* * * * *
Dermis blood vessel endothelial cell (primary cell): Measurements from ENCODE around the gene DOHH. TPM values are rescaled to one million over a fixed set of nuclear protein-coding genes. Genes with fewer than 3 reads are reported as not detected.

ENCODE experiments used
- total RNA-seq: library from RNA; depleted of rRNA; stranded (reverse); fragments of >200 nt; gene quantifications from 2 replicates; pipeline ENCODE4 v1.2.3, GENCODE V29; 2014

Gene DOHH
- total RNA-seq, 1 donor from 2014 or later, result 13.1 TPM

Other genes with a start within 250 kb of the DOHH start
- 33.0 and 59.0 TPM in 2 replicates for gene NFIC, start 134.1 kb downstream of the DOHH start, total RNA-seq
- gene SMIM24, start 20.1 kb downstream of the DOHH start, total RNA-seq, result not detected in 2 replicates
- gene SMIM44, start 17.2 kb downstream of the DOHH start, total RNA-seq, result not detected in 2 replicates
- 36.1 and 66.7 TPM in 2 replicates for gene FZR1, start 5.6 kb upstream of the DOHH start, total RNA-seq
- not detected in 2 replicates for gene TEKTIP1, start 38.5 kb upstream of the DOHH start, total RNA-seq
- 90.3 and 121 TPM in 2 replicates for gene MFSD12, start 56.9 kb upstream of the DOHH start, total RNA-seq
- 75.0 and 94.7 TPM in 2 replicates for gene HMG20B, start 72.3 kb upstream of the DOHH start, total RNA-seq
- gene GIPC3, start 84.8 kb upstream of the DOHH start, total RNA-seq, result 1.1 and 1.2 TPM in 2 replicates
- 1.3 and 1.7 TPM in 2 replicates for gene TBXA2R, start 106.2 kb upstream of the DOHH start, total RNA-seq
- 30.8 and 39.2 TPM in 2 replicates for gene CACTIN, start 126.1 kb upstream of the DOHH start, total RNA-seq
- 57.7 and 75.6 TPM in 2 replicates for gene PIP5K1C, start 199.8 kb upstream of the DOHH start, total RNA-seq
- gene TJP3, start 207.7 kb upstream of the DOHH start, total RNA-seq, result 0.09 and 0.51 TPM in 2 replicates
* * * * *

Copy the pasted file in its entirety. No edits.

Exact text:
Dermis blood vessel endothelial cell (primary cell): Measurements from ENCODE around the gene DOHH. TPM values are rescaled to one million over a fixed set of nuclear protein-coding genes. Genes with fewer than 3 reads are reported as not detected.

ENCODE experiments used
- total RNA-seq: library from RNA; depleted of rRNA; stranded (reverse); fragments of >200 nt; gene quantifications from 2 replicates; pipeline ENCODE4 v1.2.3, GENCODE V29; 2014

Gene DOHH
- total RNA-seq, 1 donor from 2014 or later, result 13.1 TPM

Other genes with a start within 250 kb of the DOHH start
- 33.0 and 59.0 TPM in 2 replicates for gene NFIC, start 134.1 kb downstream of the DOHH start, total RNA-seq
- gene SMIM24, start 20.1 kb downstream of the DOHH start, total RNA-seq, result not detected in 2 replicates
- gene SMIM44, start 17.2 kb downstream of the DOHH start, total RNA-seq, result not detected in 2 replicates
- 36.1 and 66.7 TPM in 2 replicates for gene FZR1, start 5.6 kb upstream of the DOHH start, total RNA-seq
- not detected in 2 replicates for gene TEKTIP1, start 38.5 kb upstream of the DOHH start, total RNA-seq
- 90.3 and 121 TPM in 2 replicates for gene MFSD12, start 56.9 kb upstream of the DOHH start, total RNA-seq
- 75.0 and 94.7 TPM in 2 replicates for gene HMG20B, start 72.3 kb upstream of the DOHH start, total RNA-seq
- gene GIPC3, start 84.8 kb upstream of the DOHH start, total RNA-seq, result 1.1 and 1.2 TPM in 2 replicates
- 1.3 and 1.7 TPM in 2 replicates for gene TBXA2R, start 106.2 kb upstream of the DOHH start, total RNA-seq
- 30.8 and 39.2 TPM in 2 replicates for gene CACTIN, start 126.1 kb upstream of the DOHH start, total RNA-seq
- 57.7 and 75.6 TPM in 2 replicates for gene PIP5K1C, start 199.8 kb upstream of the DOHH start, total RNA-seq
- gene TJP3, start 207.7 kb upstream of the DOHH start, total RNA-seq, result 0.09 and 0.51 TPM in 2 replicates